On the other hand, if you are using the pixel based description of the path, then the exact same path will be drawn regardless of document dimensions and orientation. In case when using the pixel based description of the path, then the position of the path plays a role. If you record command to draw path at the top left corner with dimensions: 300px Width and 200px Height, action will always draw that, 300x200px rectangle in the top left corner regardless of the document dimensions and orientation.
After converting path to selection, that may select left side of the document or may select one small, top left part of it, what depends on document dimensions, orientation and aspect ratio.
To select the left side of the document as described above (pixel based record of the path), you must use a 300x200px path in the document which is 600x200px, horizontal orientation and 3x1 aspect ratio. Too many dependencies without much flexibility.
Anyway, this can be also useful because you do not have to use path as it is drawn, path can be used as a starting point to allow users to transform path and ensure that document have expected or required aspect ratio. Path with dimensions 300x200px actually has 3x2 aspect ratio, right? If you record step to insert the path and record the next step to enter free transform mode, then you can allow user to transform or scale path with constrained proportions. Once the user confirms scaling that will overwrite recorded description of the path and new one, created by the user will be valid for the next step in the action.
Preparing to record puzzle actionFor the preparation you can create puzzle effect to see the final effect before recording the action. What can help you is to capture puzzles in the real World using your camera and to evaluate effect or you can simply go online and to play puzzle game. Once you are done with the game create a snapshot and take a closer look. You will get some conclusions and idea how to create a style for the pieces which should be easy to achieve using Bevel and Emboss effect.
There are many different approaches you can take to create paths that you need for the action. One way is to trace the contour from the captured image or screenshot using Pen Tool in Photoshop. Another even easier approach is to create a path in Illustrator and to import it in Photoshop simply by copying and pasting path. The third, easiest way is to obtain vectors online. One of the resources where you can find tons of vectors is depositphotos.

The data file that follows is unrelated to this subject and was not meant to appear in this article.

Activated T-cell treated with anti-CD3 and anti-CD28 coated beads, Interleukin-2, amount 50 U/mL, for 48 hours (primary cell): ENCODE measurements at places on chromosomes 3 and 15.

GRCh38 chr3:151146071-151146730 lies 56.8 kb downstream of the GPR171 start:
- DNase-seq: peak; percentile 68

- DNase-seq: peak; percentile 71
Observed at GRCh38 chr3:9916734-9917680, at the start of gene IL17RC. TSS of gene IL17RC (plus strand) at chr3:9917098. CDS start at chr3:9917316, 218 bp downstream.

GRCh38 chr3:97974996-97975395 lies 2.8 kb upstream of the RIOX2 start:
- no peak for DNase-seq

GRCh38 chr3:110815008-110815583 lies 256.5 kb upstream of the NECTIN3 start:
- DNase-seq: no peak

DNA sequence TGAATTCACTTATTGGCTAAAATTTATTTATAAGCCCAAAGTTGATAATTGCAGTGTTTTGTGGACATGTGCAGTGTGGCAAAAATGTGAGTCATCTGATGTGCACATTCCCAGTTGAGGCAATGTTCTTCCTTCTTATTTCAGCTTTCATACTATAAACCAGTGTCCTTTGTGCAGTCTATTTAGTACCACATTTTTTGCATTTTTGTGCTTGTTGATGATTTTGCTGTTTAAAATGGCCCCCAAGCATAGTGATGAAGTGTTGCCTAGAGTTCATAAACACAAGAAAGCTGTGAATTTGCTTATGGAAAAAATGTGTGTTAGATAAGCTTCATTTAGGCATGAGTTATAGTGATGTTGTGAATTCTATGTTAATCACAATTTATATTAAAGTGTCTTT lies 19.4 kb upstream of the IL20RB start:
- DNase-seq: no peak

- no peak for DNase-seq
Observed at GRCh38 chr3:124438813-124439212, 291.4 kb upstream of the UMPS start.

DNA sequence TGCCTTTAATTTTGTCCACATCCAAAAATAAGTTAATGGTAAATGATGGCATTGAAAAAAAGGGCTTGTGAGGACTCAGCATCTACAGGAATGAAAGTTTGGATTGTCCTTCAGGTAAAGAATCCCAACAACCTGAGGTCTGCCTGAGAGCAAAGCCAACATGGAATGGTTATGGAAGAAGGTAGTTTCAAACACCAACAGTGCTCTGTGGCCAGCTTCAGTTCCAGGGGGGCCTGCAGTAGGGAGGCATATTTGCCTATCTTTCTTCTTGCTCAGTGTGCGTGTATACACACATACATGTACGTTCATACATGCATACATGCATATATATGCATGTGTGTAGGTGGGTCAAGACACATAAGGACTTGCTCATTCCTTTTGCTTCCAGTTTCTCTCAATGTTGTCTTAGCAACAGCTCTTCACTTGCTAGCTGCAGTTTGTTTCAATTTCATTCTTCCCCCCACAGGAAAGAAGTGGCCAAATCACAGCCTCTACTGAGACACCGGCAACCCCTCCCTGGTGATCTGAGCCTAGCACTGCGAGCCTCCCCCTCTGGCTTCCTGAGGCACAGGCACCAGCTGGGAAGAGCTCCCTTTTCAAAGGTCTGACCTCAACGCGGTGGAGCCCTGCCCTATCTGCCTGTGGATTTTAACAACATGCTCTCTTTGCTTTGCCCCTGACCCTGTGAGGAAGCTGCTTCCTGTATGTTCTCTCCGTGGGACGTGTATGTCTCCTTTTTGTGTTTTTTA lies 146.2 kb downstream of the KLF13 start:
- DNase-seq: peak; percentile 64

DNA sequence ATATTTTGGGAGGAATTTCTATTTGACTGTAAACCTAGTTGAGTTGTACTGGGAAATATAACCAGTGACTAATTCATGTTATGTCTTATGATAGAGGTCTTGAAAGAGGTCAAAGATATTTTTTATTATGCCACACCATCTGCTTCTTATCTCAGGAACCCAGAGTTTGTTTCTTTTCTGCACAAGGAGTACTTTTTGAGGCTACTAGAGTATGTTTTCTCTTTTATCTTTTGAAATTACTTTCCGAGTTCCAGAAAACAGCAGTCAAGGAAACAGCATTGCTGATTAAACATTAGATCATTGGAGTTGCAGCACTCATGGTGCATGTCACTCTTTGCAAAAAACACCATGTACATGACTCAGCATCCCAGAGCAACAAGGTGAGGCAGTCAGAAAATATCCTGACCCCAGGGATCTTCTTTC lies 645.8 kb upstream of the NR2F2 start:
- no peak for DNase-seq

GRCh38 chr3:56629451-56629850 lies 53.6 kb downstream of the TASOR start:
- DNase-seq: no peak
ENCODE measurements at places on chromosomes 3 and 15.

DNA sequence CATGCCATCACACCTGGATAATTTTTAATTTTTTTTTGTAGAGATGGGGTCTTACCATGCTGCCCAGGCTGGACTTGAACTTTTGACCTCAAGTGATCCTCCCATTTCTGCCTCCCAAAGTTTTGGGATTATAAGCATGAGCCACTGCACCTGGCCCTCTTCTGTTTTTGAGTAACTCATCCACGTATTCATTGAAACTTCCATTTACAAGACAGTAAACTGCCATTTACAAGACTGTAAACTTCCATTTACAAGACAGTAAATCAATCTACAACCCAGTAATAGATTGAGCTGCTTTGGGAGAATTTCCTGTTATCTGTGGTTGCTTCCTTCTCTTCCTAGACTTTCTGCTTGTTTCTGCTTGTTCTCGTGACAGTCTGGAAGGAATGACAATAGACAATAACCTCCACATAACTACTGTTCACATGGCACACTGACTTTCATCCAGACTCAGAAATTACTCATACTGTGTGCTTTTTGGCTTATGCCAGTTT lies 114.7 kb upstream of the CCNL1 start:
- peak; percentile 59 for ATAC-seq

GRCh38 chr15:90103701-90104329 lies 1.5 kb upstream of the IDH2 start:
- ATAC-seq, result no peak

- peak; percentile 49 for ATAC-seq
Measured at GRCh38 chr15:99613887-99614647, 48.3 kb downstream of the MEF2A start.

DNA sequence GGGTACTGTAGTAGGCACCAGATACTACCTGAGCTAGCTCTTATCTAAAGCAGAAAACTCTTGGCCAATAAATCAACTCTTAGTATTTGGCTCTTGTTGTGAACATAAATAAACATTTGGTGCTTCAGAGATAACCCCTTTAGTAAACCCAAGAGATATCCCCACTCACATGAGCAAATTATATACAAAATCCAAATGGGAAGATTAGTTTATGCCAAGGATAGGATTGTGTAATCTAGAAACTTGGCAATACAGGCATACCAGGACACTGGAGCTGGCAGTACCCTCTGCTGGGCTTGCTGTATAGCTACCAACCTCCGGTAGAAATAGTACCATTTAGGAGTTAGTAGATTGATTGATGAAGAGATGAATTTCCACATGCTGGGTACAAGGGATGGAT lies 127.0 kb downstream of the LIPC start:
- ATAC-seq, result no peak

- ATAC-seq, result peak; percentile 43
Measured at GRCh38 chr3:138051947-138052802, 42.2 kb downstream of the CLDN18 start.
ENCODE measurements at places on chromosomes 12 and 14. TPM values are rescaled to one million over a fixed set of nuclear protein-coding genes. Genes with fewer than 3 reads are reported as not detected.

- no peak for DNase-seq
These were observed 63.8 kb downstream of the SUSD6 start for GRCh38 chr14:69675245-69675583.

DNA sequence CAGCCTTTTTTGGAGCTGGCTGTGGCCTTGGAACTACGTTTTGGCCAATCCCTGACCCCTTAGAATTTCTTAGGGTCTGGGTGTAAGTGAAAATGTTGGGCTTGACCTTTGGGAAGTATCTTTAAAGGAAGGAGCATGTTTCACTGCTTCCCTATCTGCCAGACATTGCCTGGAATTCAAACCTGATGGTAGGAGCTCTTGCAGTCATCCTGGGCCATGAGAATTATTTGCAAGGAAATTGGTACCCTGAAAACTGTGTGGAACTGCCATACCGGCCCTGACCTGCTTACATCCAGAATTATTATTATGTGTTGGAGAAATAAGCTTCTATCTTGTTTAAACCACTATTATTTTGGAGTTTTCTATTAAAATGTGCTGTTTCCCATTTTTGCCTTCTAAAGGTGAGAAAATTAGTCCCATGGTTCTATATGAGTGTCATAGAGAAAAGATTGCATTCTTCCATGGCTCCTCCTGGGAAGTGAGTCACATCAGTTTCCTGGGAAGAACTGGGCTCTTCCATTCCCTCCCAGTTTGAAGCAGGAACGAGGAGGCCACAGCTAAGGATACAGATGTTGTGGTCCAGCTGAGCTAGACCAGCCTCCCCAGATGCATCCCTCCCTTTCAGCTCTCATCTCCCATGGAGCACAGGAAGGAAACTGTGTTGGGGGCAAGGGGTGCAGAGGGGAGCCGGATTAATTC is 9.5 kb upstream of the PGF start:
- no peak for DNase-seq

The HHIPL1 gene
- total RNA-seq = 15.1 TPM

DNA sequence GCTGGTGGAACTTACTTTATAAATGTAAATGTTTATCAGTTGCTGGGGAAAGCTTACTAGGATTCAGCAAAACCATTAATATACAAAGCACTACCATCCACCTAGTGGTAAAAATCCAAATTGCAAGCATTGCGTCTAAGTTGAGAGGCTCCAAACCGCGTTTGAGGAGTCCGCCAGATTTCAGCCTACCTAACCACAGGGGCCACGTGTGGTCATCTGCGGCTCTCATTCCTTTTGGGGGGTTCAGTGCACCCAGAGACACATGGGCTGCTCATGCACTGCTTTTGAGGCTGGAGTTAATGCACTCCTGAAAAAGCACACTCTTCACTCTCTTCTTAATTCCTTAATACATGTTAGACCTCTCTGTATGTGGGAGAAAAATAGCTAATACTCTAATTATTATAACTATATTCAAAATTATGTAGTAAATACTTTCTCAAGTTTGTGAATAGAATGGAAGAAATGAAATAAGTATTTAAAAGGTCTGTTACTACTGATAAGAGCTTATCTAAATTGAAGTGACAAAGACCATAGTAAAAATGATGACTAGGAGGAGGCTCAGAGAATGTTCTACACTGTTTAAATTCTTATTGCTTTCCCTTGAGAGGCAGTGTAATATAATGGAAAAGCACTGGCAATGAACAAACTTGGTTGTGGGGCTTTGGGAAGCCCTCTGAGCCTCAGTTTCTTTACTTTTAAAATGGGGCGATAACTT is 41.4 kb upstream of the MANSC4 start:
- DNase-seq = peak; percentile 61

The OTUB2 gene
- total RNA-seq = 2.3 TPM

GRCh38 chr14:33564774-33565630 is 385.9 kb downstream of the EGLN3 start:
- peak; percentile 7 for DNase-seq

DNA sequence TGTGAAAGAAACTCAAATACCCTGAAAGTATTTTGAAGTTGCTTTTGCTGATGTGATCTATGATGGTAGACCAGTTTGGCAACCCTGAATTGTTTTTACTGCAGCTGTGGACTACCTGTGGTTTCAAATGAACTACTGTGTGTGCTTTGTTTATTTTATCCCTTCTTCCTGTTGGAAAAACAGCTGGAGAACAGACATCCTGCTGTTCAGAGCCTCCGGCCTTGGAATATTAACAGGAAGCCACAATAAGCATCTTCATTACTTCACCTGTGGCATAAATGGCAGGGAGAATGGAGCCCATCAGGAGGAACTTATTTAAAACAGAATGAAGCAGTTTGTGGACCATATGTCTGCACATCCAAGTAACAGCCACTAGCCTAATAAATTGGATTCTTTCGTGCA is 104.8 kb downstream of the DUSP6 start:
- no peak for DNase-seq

Here is a link to download my Illustrator source file. I have traced several contours which are in the top left corner. The next step was to create rectangle in 3by2 proportions and to use: Object > Path > Split Into Grid command to divide a rectangle into equal pieces. The rest of work is to move traced contour over the grid. After positioning pieces I managed end anchor points to overlap, then I used: Window > Pathfinder > Divide. Lastly, I used Shape Builder Tool to create the final shape which you can see on the screenshot below.
I must skip entire process because the scope of this tutorial is to explain you how to record actions. Everything is done pretty well but I must admit that I took a lazy or easy path to create the shapes of the final effect because there are many other things to cover in this tutorial. You can do a better job by observing pieces on real World example. In case you want a tutorial for Illustrator with precise step by step instructions, then please leave a comment below this tutorial.
Create 3x2 document in Photoshop and paste path from Illustrator: Edit > Paste > Path. After pasting path use white arrow tool (Direct Selection Tool) in Photoshop to select each individual piece: Alt/Opt + click the path.
Delete path using Ctrl/Cmd + X shortcut, create new path in the Paths panel using the page icon at the bottom and paste copied path from the clipboard (Ctrl/Cmd + V). You should have 6 paths in the Paths panel, which must cover the entire image or document. It's up to you to work with continuous tone image or with a blank new document while recording action. Save PSD file with paths and we will use it later to record some steps. Here is a link to download PSD file with paths which I will use for this tutorial.
Step 1 Record steps to ensure requirements are met
We are going to divide the process in several smaller actions what will make testing easier. A couple of steps at the beginning, we can use to ensure that everything will work as we expect. Go and create an action set (Puzzle Pieces, for example) then click on the page icon to create action which you can name with any name you want. It is easy to change the action name later, give it a name: Preparation, for example.
Click on the Actions panel menu and select Insert Menu Item. When Insert Menu Item dialog appears, select File > Open command, then click on OK to record the first step. That step will prompt user to navigate to the image on the hard drive.
Stop recording and test action. Run action and navigate to the image on your drive. After opening the image, add one additional layer or do something with the image just to prompt Photoshop to ask you if you want to save changes while we are recording few next step.